State of the Union Address
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State of the Union Address

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The Project Gutenberg EBook of State of the Union Addresses by Richard Nixon (#34 in our series of US PresidentialState of the Union Addresses)Copyright laws are changing all over the world. Be sure to check the copyright laws for your country before downloadingor redistributing this or any other Project Gutenberg eBook.This header should be the first thing seen when viewing this Project Gutenberg file. Please do not remove it. Do notchange or edit the header without written permission.Please read the "legal small print," and other information about the eBook and Project Gutenberg at the bottom of thisfile. Included is important information about your specific rights and restrictions in how the file may be used. You can alsofind out about how to make a donation to Project Gutenberg, and how to get involved.**Welcome To The World of Free Plain Vanilla Electronic Texts****eBooks Readable By Both Humans and By Computers, Since 1971*******These eBooks Were Prepared By Thousands of Volunteers!*****Title: State of the Union Addresses of Richard NixonAuthor: Richard NixonRelease Date: February, 2004 [EBook #5043] [Yes, we are more than one year ahead of schedule] [This file was firstposted on April 11, 2002] [Date last updated: December 16, 2004]Edition: 11Language: English*** START OF THE PROJECT GUTENBERG EBOOK OF ADDRESSES BY RICHARD NIXON ***This eBook was produced by James Linden.The addresses are separated by three asterisks: ***Dates of addresses by ...

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The Project Gutenberg EBook of State of theUnion Addresses by Richard Nixon (#34 in ourseries of US Presidential State of the UnionAddresses)Copyright laws are changing all over the world. Besure to check the copyright laws for your countrybefore downloading or redistributing this or anyother Project Gutenberg eBook.This header should be the first thing seen whenviewing this Project Gutenberg file. Please do notremove it. Do not change or edit the headerwithout written permission.Please read the "legal small print," and otherinformation about the eBook and ProjectGutenberg at the bottom of this file. Included isimportant information about your specific rights andrestrictions in how the file may be used. You canalso find out about how to make a donation toProject Gutenberg, and how to get involved.**Welcome To The World of Free Plain VanillaElectronic Texts****eBooks Readable By Both Humans and ByComputers, Since 1971*******These eBooks Were Prepared By Thousandsof Volunteers!*****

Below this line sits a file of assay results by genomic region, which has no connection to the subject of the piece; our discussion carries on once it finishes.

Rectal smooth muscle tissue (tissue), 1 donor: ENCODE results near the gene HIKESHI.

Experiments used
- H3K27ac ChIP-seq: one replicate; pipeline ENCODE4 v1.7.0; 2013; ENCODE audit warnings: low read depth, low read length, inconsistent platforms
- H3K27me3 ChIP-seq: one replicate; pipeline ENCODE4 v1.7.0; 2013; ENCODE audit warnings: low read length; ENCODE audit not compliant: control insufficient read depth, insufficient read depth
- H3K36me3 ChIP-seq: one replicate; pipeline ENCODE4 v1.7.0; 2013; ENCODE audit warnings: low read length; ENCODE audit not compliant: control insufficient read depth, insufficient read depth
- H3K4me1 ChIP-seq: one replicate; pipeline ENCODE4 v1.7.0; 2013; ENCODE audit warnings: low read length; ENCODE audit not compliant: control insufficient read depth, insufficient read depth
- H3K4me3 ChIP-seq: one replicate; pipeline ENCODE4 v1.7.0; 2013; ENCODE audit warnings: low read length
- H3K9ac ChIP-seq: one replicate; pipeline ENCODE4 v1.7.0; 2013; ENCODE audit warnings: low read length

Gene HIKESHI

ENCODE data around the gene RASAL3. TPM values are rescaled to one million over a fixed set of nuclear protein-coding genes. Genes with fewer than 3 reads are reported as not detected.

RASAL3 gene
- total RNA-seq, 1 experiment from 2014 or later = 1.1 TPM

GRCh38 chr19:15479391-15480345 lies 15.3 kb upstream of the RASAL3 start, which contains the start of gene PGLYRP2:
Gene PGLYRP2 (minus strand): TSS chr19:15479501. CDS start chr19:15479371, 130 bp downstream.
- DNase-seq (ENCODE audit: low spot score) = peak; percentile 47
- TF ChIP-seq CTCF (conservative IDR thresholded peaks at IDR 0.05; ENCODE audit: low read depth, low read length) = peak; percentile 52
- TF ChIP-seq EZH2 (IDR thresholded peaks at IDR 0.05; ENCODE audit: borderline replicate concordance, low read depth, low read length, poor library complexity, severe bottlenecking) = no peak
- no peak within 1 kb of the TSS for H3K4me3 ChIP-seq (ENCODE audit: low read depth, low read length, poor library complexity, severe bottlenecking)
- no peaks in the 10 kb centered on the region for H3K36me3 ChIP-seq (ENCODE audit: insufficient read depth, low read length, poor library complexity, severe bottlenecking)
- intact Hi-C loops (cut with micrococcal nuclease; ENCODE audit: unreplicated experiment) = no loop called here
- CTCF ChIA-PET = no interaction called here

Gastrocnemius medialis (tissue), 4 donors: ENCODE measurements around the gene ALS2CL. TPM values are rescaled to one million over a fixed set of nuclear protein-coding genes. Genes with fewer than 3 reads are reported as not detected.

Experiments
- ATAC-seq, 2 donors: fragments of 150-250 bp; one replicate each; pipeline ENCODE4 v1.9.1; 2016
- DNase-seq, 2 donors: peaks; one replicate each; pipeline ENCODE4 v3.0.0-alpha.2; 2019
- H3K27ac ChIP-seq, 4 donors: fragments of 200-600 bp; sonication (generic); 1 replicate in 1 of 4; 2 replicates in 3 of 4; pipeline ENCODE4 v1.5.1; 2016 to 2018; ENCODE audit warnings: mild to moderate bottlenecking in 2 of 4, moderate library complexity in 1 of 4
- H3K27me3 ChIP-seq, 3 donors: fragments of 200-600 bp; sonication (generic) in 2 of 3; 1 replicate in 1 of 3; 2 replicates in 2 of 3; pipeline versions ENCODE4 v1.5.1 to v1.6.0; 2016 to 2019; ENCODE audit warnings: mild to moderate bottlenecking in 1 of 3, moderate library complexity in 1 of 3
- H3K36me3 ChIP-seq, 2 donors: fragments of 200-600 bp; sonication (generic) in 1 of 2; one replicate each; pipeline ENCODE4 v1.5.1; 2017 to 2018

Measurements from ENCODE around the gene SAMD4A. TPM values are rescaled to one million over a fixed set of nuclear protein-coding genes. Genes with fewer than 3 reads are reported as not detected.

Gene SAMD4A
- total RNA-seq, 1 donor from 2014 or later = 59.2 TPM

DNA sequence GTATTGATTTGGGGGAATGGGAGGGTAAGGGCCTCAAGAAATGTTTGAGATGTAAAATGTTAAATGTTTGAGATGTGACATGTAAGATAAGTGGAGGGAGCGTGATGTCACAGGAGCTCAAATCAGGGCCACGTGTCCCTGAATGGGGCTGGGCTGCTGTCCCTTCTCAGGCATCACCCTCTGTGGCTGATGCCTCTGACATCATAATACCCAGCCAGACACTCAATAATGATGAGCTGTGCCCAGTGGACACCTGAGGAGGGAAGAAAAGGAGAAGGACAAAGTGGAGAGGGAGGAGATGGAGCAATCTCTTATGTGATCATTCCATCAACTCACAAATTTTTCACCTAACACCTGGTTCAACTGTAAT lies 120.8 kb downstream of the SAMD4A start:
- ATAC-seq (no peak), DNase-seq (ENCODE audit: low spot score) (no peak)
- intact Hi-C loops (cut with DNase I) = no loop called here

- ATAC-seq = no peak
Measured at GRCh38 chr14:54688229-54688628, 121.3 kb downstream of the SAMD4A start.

Title: State of the Union Addresses of RichardNixonAuthor: Richard NixonRelease Date: February, 2004 [EBook #5043][Yes, we are more than one year ahead ofschedule] [This file was first posted on April 11,2002] [Date last updated: December 16, 2004]Edition: 11Language: English*** START OF THE PROJECT GUTENBERGEBOOK OF ADDRESSES BY RICHARD NIXON***This eBook was produced by James Linden.The addresses are separated by three asterisks:***Dates of addresses by Richard Nixon in this eBook:January 22, 1970 January 22, 1971 January 20,1972 February 2, 1973 January 30, 1974***State of the Union Address
Richard NixonJanuary 22, 1970Mr. Speaker, Mr. President, my colleagues in theCongress, our distinguished guests and my fellowAmericans:To address a joint session of the Congress in thisgreat Chamber in which I was once privileged toserve is an honor for which I am deeply grateful.The State of the Union Address is traditionally anoccasion for a lengthy and detailed account by thePresident of what he has accomplished in the past,what he wants the Congress to do in the future,and, in an election year, to lay the basis for thepolitical issues which might be decisive in the fall.Occasionally there comes a time when profoundand far-reaching events command a break withtradition. This is such a time.I say this not only because 1970 marks thebeginning of a new decade in which America willcelebrate its 200th birthday. I say it because newknowledge and hard experience argue persuasivelythat both our programs and our institutions inAmerica need to be reformed.The moment has arrived to harness the vastenergies and abundance of this land to the creationof a new American experience, an experiencericher and deeper and more truly a reflection of thegoodness and grace of the human spirit.